The coronavirus pandemic has led to the biggest annual employment drop for employees over the age of 50 since the 1980s, according to a new report.
New research by the Resolution Foundation and Nuffield Foundation examining the economic impact of the COVID pandemic highlighted the effects on older workers and how periods of unemployment can hinder their return to work.
According to the study, published on Monday, the pandemic has created a "U-shaped" employment shock, which impacted older and younger workers more than those in the middle of the age distribution.
While the 16-24-year-olds saw the biggest dip in work in the past year — 3.9 percentage points — the fall in employment among those between 50-to-69 has been twice as large as those aged 25-to-49 (1.4 compared to 0.7 percentage points).
The U-Shaped Crisis report notes that the cost of losing a job can be particularly high for older workers.
On average, older staff take the longest to return to employment, Resolution Foundation said.
"The cost of unemployment for older workers is particularly high. They take the longest to return to work – with fewer than two-in-three returning within six months – and experience the biggest earnings fall when they finally to return to work," said Nye Cominetti, senior economist at the Resolution Foundation.
Six months after becoming unemployed, nearly three-quarters of 16-29-year-olds and 30-49-year-olds (74% and 72% respectively) had returned to employment, compared with 62% of those aged over 50.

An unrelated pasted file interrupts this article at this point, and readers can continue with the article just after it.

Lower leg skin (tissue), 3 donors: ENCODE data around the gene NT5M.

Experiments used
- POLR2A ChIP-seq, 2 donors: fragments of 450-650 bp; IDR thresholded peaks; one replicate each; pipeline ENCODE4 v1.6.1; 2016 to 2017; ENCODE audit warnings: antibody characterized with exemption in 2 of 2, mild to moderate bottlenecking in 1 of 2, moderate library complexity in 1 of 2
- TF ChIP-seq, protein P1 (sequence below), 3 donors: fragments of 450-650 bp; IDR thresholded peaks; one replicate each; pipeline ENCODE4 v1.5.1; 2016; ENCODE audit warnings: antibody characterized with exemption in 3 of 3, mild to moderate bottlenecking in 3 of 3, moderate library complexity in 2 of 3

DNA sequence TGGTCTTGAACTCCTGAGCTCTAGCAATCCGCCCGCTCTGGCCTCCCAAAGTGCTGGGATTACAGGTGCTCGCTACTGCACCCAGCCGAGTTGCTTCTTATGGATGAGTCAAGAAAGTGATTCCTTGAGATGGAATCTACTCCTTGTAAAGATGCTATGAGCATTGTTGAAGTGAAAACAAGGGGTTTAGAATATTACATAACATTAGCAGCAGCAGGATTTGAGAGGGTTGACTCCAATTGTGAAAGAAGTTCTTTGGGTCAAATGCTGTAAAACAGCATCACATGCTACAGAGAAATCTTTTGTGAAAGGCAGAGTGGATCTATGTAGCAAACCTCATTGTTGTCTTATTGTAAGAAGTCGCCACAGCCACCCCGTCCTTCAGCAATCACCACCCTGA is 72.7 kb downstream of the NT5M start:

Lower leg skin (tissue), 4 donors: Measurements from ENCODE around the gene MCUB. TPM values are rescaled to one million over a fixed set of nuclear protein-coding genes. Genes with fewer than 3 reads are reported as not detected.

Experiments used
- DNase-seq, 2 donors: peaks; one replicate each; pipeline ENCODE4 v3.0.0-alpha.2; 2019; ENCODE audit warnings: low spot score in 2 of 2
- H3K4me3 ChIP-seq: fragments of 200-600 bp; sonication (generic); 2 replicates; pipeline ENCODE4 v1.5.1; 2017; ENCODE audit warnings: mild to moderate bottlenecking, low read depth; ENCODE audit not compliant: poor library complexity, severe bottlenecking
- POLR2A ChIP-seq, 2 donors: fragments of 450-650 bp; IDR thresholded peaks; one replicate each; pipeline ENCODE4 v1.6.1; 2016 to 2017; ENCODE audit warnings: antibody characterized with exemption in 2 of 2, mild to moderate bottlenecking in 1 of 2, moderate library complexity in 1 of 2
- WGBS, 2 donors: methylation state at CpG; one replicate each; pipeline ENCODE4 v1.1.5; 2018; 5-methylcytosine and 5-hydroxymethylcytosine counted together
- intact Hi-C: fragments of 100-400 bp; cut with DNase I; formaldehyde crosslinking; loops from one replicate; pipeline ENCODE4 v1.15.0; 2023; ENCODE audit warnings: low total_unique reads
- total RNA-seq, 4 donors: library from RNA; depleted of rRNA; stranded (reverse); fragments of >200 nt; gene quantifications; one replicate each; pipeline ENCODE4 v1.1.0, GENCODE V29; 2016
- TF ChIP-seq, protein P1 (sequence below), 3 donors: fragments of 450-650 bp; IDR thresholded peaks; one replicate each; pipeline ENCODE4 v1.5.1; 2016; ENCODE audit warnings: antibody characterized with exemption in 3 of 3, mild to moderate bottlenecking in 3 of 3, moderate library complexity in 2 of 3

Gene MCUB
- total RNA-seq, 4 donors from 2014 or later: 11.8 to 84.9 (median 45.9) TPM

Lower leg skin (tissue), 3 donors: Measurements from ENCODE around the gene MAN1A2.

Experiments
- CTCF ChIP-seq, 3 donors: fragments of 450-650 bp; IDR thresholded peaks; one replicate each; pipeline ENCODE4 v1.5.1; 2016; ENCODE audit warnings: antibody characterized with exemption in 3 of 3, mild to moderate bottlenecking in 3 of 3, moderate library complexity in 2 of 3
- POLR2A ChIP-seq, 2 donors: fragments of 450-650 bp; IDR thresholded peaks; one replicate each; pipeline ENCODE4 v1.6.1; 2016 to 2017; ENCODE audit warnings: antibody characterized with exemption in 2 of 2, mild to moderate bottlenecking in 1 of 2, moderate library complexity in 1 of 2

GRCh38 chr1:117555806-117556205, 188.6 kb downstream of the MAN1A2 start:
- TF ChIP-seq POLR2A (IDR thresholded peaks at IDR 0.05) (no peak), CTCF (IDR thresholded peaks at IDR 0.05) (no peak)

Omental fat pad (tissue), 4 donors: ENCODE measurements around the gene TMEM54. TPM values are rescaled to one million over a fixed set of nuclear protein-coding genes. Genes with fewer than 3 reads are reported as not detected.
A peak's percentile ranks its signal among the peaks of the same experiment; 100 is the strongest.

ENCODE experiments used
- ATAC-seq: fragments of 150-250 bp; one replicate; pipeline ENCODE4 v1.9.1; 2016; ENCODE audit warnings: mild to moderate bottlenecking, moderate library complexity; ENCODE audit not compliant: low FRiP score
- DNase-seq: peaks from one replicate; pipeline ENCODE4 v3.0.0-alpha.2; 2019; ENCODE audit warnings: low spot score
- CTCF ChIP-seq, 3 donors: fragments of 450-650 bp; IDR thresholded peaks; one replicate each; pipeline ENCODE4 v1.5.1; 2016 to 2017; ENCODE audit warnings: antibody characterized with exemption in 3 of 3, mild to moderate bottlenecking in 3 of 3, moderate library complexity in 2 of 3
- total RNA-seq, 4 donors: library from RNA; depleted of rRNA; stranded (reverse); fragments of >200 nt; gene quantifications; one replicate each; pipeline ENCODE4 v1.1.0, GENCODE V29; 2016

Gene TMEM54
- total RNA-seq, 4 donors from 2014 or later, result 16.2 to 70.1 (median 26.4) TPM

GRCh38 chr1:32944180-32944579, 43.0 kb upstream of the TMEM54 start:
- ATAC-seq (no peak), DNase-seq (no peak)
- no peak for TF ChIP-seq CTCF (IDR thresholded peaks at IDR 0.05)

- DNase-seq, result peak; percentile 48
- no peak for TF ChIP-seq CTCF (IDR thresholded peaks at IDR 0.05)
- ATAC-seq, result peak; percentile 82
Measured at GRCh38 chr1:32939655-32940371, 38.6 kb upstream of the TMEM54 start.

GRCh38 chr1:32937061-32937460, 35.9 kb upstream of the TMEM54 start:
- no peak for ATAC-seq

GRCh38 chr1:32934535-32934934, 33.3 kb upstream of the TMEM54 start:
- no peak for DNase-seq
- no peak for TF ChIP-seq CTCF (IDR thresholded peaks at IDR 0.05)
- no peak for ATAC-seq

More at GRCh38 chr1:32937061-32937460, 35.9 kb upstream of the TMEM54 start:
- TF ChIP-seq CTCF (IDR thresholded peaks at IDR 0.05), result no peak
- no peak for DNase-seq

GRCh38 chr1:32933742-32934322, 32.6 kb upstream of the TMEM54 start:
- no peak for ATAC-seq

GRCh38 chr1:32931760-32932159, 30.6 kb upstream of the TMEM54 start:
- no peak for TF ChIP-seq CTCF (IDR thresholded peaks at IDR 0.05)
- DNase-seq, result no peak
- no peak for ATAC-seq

It said, when people over 50 return to work following a period of unemployment, they face the highest income hit of all age groups, with typical hourly earnings falling by 9.5%, in comparison to their pre-unemployment earnings.
This reduced to a 4% earnings hit for those aged between 25-49, while typical pay growth remains strongly positive (5.1%) for young workers (aged 18-24) returning to work.
Highlighting the impact on retirement, the foundation said unemployment amid the pandemic can potentially have a big impact on older workers’ plans, says the Foundation.
It said this could force some to retire earlier than they planned, thereby reducing their income in retirement, or forcing them to work longer to make up for lost earnings.
Alex Beer, welfare programme head at the Nuffield Foundation said: "The economic downturn following the COVID-19 pandemic is likely to widen existing inequalities and will hit some groups harder than others. As this research shows, along with young adults, workers over 50 have been particularly likely to lose their jobs during the crisis."
He called on the government to "offer tailored support" to older employees, including retraining opportunities, "adequate" help to find new jobs and "greater rights to flexible working" for all workers.
The report follows separate data from the Office for National Statistics (ONS) showed over half of people who dropped off the UK payroll in the last year were under 25. While 80% were under the age of 35.
According to the ONS figures released last week, 813,000 jobs disappeared from the UK payroll since March 2020. 436,000 (53.7%) of the roles were done by people under the age of 25.
The number of under-25s on the payroll has now hit just 3.4m, which youth charity Impetus said was a record low.
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